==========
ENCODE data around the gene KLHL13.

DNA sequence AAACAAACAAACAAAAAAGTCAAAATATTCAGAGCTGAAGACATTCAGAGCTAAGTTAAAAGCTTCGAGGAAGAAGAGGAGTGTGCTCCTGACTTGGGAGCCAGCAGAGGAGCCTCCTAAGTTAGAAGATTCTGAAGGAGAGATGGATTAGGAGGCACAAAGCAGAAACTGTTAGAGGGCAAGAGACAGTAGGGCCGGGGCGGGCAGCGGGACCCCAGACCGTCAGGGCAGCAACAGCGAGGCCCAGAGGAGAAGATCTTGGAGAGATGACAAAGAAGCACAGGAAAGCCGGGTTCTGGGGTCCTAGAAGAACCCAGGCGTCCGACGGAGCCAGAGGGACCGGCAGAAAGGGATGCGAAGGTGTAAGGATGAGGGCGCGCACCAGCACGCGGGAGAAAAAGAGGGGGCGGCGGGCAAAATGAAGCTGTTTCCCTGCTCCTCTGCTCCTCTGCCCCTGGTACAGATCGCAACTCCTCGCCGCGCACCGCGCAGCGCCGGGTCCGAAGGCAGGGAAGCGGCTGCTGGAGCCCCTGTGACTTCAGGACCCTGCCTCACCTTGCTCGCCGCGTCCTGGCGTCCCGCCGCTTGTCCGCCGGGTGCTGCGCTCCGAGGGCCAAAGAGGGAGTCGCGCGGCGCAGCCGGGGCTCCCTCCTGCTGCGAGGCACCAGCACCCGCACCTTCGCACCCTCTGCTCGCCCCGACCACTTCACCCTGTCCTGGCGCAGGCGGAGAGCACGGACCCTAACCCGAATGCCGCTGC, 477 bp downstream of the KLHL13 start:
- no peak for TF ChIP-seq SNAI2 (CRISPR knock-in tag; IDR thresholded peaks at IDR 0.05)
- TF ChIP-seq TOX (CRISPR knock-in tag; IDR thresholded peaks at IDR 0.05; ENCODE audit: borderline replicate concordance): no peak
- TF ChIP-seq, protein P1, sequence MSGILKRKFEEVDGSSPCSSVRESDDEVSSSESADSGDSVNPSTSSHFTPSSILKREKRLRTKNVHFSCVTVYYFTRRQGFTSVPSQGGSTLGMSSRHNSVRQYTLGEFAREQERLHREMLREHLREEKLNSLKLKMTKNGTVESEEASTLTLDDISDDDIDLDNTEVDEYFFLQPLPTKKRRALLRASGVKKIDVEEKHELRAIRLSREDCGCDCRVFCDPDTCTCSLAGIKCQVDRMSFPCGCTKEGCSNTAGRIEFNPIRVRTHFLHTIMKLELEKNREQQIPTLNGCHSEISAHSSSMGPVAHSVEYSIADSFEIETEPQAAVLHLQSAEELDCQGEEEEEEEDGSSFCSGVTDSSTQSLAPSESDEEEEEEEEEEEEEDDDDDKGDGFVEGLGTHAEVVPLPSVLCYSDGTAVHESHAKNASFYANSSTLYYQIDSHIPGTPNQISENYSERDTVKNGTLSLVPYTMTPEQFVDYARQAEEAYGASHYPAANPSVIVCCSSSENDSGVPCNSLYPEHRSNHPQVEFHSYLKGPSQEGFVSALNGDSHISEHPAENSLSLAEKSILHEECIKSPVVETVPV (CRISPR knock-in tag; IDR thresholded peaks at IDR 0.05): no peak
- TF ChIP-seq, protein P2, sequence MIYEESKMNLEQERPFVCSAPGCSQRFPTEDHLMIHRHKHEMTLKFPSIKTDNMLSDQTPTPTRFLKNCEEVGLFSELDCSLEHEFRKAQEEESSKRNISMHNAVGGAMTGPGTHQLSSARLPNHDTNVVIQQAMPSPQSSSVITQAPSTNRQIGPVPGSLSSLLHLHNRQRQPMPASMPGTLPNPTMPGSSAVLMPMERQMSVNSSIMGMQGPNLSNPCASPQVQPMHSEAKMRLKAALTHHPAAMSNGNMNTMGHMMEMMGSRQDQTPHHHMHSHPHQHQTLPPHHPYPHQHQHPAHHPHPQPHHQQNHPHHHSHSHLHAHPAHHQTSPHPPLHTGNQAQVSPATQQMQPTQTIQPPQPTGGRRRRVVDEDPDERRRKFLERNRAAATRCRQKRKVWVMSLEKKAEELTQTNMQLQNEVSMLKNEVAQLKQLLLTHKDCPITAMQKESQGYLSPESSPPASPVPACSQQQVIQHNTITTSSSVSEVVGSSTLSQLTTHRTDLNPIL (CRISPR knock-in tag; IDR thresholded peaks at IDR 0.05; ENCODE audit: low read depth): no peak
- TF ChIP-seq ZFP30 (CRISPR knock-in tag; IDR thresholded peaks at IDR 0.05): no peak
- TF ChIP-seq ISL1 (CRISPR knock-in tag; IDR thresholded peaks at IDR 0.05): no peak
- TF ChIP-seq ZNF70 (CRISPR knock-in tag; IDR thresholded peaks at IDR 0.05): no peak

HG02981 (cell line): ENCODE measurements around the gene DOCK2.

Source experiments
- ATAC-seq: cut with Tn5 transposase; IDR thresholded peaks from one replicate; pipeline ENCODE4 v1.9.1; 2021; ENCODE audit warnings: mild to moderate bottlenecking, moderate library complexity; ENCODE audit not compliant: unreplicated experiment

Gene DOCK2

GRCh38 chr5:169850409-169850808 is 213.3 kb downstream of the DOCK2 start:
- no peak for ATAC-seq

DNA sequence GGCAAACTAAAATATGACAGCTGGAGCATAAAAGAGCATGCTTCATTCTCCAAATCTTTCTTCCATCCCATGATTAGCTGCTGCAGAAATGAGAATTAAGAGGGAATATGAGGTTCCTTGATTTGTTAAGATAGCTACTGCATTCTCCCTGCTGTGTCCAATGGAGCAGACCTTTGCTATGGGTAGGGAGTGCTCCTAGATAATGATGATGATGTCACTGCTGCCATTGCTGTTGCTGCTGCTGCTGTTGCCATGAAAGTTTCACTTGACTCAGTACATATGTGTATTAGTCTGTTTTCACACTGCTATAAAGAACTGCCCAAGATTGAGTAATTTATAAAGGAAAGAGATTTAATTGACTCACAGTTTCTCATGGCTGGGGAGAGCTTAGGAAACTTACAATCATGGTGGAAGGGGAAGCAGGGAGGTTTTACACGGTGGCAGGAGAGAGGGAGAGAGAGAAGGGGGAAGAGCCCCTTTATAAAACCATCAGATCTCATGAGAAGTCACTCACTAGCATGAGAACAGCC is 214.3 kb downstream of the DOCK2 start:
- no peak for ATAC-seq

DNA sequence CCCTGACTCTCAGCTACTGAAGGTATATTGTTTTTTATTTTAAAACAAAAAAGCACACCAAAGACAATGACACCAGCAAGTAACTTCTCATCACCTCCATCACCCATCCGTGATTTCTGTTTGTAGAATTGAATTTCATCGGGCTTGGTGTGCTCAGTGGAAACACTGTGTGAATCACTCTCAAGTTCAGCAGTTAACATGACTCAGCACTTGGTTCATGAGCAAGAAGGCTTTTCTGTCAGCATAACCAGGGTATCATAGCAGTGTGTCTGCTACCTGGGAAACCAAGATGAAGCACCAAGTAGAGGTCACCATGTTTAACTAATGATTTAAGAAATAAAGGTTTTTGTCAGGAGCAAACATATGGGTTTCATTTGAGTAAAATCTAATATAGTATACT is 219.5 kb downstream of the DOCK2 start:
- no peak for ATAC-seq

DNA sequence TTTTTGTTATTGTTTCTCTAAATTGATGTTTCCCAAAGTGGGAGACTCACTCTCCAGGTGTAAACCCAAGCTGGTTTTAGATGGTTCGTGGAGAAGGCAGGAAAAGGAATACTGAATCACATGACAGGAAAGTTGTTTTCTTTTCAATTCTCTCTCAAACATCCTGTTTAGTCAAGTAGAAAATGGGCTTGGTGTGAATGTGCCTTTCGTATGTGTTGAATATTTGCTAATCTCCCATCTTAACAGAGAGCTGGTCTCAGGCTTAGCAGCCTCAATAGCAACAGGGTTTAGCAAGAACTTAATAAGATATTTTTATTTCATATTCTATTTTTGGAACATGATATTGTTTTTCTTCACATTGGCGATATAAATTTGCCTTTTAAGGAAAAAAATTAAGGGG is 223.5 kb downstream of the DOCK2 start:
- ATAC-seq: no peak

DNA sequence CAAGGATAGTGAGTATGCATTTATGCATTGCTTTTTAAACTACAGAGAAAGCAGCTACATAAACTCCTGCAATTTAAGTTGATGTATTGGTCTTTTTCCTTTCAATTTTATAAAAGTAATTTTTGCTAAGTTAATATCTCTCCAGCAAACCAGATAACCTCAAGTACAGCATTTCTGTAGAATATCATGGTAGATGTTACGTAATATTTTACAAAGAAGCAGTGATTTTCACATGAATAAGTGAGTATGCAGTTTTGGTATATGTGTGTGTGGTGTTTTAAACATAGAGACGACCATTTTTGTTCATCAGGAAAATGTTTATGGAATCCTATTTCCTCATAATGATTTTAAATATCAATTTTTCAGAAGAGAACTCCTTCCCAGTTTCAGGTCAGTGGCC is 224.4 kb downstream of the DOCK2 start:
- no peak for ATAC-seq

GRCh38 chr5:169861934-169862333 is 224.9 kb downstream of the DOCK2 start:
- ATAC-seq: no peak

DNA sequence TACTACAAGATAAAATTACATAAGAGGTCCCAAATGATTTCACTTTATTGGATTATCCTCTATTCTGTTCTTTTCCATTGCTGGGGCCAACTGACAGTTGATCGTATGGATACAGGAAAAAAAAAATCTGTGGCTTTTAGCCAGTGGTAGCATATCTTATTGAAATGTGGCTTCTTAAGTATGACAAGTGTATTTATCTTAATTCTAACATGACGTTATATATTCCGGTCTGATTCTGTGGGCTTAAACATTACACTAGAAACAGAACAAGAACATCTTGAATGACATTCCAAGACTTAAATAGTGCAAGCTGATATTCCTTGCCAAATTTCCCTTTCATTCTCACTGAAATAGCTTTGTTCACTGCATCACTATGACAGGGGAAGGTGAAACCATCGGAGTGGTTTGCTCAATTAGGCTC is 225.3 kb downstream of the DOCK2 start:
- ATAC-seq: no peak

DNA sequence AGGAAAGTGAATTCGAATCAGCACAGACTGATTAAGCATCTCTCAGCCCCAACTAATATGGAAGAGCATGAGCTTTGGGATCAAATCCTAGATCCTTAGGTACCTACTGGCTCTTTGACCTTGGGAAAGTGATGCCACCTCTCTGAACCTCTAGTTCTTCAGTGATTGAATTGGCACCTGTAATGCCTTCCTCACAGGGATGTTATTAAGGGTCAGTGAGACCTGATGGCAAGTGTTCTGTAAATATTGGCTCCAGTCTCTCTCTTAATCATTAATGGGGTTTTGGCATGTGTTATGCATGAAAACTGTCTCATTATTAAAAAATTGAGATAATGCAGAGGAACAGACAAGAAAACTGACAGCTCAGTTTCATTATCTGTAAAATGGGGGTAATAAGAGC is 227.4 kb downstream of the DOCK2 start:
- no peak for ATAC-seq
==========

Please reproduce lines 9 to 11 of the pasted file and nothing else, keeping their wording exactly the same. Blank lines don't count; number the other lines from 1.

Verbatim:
- TF ChIP-seq ZNF70 (CRISPR knock-in tag; IDR thresholded peaks at IDR 0.05): no peak

HG02981 (cell line): ENCODE measurements around the gene DOCK2.

Source experiments